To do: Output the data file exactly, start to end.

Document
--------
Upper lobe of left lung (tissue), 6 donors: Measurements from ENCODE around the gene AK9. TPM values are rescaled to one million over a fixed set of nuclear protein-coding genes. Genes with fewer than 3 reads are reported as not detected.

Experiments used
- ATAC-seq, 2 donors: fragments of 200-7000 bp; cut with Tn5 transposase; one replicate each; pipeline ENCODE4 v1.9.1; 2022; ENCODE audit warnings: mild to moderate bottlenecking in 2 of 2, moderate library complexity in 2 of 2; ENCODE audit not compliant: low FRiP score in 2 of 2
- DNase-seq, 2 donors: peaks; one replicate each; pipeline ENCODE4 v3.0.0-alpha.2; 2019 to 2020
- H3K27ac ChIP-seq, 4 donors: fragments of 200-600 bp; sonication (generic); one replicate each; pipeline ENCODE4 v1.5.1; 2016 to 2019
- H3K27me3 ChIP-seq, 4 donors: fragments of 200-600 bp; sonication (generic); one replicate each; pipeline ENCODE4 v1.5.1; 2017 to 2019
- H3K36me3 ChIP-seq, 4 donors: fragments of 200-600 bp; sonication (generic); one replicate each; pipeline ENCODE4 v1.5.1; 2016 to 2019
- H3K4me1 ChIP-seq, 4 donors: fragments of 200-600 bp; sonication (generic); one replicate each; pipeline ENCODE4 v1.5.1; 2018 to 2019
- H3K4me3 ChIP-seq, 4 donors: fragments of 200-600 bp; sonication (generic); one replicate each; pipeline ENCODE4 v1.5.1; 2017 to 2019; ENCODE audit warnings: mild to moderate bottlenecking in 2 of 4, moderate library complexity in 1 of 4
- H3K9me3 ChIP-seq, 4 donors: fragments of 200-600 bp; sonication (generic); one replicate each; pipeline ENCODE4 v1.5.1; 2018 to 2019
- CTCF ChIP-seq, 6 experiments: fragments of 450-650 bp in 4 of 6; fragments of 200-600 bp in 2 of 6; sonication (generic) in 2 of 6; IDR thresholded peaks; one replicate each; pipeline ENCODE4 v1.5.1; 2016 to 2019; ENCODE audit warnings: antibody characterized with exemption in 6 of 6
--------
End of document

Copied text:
Upper lobe of left lung (tissue), 6 donors: Measurements from ENCODE around the gene AK9. TPM values are rescaled to one million over a fixed set of nuclear protein-coding genes. Genes with fewer than 3 reads are reported as not detected.

Experiments used
- ATAC-seq, 2 donors: fragments of 200-7000 bp; cut with Tn5 transposase; one replicate each; pipeline ENCODE4 v1.9.1; 2022; ENCODE audit warnings: mild to moderate bottlenecking in 2 of 2, moderate library complexity in 2 of 2; ENCODE audit not compliant: low FRiP score in 2 of 2
- DNase-seq, 2 donors: peaks; one replicate each; pipeline ENCODE4 v3.0.0-alpha.2; 2019 to 2020
- H3K27ac ChIP-seq, 4 donors: fragments of 200-600 bp; sonication (generic); one replicate each; pipeline ENCODE4 v1.5.1; 2016 to 2019
- H3K27me3 ChIP-seq, 4 donors: fragments of 200-600 bp; sonication (generic); one replicate each; pipeline ENCODE4 v1.5.1; 2017 to 2019
- H3K36me3 ChIP-seq, 4 donors: fragments of 200-600 bp; sonication (generic); one replicate each; pipeline ENCODE4 v1.5.1; 2016 to 2019
- H3K4me1 ChIP-seq, 4 donors: fragments of 200-600 bp; sonication (generic); one replicate each; pipeline ENCODE4 v1.5.1; 2018 to 2019
- H3K4me3 ChIP-seq, 4 donors: fragments of 200-600 bp; sonication (generic); one replicate each; pipeline ENCODE4 v1.5.1; 2017 to 2019; ENCODE audit warnings: mild to moderate bottlenecking in 2 of 4, moderate library complexity in 1 of 4
- H3K9me3 ChIP-seq, 4 donors: fragments of 200-600 bp; sonication (generic); one replicate each; pipeline ENCODE4 v1.5.1; 2018 to 2019
- CTCF ChIP-seq, 6 experiments: fragments of 450-650 bp in 4 of 6; fragments of 200-600 bp in 2 of 6; sonication (generic) in 2 of 6; IDR thresholded peaks; one replicate each; pipeline ENCODE4 v1.5.1; 2016 to 2019; ENCODE audit warnings: antibody characterized with exemption in 6 of 6